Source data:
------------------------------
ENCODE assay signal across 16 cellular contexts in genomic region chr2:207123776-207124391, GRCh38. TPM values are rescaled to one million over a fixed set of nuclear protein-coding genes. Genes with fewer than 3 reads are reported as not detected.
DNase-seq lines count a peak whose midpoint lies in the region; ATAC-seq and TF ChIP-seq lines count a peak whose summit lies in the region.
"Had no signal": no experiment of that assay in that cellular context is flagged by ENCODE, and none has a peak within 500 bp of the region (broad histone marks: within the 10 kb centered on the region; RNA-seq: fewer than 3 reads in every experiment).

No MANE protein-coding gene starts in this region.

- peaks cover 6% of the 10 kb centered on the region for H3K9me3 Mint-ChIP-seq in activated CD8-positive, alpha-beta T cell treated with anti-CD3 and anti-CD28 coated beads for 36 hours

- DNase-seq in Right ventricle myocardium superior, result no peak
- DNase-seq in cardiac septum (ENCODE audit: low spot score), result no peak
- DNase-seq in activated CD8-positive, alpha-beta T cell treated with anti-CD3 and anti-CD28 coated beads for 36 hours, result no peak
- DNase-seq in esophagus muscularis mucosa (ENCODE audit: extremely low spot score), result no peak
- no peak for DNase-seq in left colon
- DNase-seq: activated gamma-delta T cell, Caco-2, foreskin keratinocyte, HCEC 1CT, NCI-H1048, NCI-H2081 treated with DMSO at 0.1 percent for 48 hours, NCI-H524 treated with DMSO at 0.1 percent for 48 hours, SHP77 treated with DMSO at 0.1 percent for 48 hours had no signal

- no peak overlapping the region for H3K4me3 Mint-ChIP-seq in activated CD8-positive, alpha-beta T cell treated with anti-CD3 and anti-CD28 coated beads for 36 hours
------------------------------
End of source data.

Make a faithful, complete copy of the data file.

ENCODE assay signal across 16 cellular contexts in genomic region chr2:207123776-207124391, GRCh38. TPM values are rescaled to one million over a fixed set of nuclear protein-coding genes. Genes with fewer than 3 reads are reported as not detected.
DNase-seq lines count a peak whose midpoint lies in the region; ATAC-seq and TF ChIP-seq lines count a peak whose summit lies in the region.
"Had no signal": no experiment of that assay in that cellular context is flagged by ENCODE, and none has a peak within 500 bp of the region (broad histone marks: within the 10 kb centered on the region; RNA-seq: fewer than 3 reads in every experiment).

No MANE protein-coding gene starts in this region.

- peaks cover 6% of the 10 kb centered on the region for H3K9me3 Mint-ChIP-seq in activated CD8-positive, alpha-beta T cell treated with anti-CD3 and anti-CD28 coated beads for 36 hours

- DNase-seq in Right ventricle myocardium superior, result no peak
- DNase-seq in cardiac septum (ENCODE audit: low spot score), result no peak
- DNase-seq in activated CD8-positive, alpha-beta T cell treated with anti-CD3 and anti-CD28 coated beads for 36 hours, result no peak
- DNase-seq in esophagus muscularis mucosa (ENCODE audit: extremely low spot score), result no peak
- no peak for DNase-seq in left colon
- DNase-seq: activated gamma-delta T cell, Caco-2, foreskin keratinocyte, HCEC 1CT, NCI-H1048, NCI-H2081 treated with DMSO at 0.1 percent for 48 hours, NCI-H524 treated with DMSO at 0.1 percent for 48 hours, SHP77 treated with DMSO at 0.1 percent for 48 hours had no signal

- no peak overlapping the region for H3K4me3 Mint-ChIP-seq in activated CD8-positive, alpha-beta T cell treated with anti-CD3 and anti-CD28 coated beads for 36 hours